Tracking the Sandhill Cranes’ Journey to the Midwest

Tracking3The Crane Trust is partnering with researchers from Texas Tech University to deploy GPS tracking devices on four Lesser Sandhill Cranes (Grus canadensis canadensis). The cranes were fitted with the tracking devices while at their winter grounds in northwest Texas near Muleshoe National Wildlife Refuge. This refuge is the oldest in Texas, consisting of shortgrass prairie habitat and playa lakes that are so important to many migratory bird populations. Muleshoe has one of the largest concentrations of Lesser Sandhill Cranes in North America, with approximately 15% of the total population utilizing the habitat between fall and spring. We have already been able to see just how important a role wetlands play, on both public and privately-held lands. Maintaining such habitats is not only essential to the continued existence of cranes, but for biodiversity in general.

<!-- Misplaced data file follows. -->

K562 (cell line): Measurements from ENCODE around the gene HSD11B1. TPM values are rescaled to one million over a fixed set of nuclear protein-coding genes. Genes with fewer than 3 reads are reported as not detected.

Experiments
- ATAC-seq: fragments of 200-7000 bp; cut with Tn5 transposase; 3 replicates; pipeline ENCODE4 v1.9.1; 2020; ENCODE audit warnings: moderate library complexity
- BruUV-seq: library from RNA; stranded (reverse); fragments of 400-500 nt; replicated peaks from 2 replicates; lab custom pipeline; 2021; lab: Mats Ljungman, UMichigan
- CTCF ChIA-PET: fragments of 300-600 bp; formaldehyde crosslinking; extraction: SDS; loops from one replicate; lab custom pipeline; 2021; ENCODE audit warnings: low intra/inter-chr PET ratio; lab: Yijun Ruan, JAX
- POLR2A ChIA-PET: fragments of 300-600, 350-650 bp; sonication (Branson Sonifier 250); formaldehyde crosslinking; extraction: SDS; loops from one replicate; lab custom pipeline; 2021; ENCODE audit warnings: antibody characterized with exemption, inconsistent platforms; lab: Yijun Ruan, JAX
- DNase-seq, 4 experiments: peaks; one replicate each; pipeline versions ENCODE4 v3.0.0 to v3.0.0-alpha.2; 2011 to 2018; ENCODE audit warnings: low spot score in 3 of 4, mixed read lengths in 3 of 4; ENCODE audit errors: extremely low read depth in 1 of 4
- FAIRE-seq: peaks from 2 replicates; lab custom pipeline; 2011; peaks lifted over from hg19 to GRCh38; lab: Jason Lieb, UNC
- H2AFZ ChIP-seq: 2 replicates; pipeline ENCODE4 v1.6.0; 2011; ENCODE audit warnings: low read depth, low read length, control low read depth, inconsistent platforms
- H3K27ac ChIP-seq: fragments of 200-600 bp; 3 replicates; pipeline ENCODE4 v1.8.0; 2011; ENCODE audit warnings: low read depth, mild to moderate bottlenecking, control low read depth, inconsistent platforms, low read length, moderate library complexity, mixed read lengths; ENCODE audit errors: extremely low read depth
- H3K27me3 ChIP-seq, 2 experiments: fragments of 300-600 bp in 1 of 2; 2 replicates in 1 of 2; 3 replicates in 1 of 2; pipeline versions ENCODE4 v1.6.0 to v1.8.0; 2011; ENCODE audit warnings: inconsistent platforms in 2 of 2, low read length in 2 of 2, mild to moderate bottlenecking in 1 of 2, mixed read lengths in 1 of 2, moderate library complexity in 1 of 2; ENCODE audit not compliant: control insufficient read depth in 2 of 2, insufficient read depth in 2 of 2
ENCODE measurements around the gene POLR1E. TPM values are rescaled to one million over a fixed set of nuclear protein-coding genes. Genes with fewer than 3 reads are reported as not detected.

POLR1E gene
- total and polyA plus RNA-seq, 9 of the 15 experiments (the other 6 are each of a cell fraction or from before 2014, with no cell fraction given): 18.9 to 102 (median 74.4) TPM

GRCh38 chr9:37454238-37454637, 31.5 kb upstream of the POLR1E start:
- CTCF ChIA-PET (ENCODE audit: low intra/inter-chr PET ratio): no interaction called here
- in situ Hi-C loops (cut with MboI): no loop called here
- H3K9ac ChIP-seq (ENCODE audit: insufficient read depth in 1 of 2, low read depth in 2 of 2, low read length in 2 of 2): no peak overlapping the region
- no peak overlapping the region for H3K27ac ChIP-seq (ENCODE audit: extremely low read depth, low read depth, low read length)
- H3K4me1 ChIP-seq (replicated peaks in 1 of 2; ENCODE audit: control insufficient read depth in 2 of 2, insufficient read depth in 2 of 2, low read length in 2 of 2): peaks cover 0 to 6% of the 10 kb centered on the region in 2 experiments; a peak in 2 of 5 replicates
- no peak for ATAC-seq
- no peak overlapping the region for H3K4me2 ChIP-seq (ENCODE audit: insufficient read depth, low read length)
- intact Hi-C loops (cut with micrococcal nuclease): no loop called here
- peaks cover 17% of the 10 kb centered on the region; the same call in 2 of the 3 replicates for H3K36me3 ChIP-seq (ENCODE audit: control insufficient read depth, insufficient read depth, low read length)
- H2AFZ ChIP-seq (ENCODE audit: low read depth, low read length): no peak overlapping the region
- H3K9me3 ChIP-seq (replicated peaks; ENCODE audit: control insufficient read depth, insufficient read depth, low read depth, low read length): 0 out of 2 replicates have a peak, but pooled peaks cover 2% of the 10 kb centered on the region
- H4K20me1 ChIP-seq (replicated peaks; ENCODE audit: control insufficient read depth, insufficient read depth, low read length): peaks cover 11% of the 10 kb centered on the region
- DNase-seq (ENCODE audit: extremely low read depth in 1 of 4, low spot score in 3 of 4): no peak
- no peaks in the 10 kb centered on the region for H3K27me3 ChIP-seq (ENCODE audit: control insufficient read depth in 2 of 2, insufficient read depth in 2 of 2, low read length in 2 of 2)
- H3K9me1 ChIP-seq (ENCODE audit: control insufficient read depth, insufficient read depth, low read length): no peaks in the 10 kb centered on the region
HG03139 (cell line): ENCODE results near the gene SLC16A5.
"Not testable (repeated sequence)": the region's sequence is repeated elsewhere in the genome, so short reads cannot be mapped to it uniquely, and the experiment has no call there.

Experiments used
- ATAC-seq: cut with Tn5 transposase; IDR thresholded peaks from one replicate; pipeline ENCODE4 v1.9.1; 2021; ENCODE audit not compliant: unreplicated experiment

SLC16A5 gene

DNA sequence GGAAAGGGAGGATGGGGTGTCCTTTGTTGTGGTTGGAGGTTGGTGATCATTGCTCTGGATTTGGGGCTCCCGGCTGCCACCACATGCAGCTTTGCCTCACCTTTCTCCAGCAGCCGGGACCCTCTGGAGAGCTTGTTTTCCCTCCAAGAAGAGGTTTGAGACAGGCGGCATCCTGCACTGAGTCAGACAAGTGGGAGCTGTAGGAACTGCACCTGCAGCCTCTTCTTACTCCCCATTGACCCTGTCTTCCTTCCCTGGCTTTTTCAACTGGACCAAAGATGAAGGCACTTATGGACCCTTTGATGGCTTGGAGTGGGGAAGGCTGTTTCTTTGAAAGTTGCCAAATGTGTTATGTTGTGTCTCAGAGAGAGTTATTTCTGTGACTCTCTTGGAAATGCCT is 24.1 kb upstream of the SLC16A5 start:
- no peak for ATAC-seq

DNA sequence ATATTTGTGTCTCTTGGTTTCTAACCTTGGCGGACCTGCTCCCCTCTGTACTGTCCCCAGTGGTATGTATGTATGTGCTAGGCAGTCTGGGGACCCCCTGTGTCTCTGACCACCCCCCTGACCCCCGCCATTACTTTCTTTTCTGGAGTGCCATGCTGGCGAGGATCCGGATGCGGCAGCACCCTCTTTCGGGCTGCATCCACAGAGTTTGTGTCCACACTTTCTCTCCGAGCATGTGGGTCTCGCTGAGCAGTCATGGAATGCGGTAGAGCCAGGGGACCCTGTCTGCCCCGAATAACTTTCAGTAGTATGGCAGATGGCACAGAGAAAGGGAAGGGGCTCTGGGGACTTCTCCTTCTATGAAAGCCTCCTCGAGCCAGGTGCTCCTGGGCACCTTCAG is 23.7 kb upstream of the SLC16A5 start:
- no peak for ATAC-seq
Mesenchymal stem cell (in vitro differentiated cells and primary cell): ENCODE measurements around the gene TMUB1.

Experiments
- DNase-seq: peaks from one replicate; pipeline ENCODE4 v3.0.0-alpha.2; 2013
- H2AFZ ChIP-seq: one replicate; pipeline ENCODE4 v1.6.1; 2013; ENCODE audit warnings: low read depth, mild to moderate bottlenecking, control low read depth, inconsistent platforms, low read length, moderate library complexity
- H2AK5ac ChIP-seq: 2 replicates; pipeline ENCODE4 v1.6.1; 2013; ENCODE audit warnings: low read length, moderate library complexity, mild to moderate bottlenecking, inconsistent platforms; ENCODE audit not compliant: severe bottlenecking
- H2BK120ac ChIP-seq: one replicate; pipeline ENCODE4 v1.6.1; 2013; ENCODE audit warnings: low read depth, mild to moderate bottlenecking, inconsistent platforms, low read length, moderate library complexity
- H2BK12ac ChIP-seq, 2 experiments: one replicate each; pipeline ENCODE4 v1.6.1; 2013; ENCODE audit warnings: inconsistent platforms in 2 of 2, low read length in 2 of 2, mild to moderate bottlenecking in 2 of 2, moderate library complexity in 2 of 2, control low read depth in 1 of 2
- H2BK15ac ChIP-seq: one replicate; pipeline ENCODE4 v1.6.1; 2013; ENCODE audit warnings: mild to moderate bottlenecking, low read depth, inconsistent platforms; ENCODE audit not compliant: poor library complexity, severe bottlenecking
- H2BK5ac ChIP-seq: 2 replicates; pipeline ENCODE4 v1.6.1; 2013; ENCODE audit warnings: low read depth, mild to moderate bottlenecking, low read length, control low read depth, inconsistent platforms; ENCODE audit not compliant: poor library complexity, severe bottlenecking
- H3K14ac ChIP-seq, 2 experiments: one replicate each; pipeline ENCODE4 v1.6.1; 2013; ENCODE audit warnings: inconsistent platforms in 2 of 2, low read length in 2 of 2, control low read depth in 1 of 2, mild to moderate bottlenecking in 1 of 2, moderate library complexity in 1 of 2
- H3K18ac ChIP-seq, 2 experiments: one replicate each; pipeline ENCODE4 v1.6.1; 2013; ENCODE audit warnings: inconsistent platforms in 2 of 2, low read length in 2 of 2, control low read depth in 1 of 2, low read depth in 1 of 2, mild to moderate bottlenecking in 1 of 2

The tracking devices on the Lesser Sandhill Cranes will allow us to follow these four individuals on their entire spring migration, as they travel from their winter grounds in Texas, through the Central Flyway, all the way up north. We will have the opportunity to see exactly where the cranes settle in Canada, Alaska or maybe even Siberia — to dance, breed, and raise their young. As the cranes make their way to Nebraska and beyond, we will update you on their progress through our website, Facebook page and at the Nature & Visitor Center (9325 S Alda Rd, Wood River, Nebraska). There may even be a chance to spot one of these individuals from a Crane Trust blind as more sandhill cranes arrive along the Platte River — an essential staging area for thousands of years. In a way, this will allow us all to feel as though we are with them on their epic journey through North America.

Tracking Map

Map: Sandhill Cranes near Muleshoe National Wildlife Refuge, TX.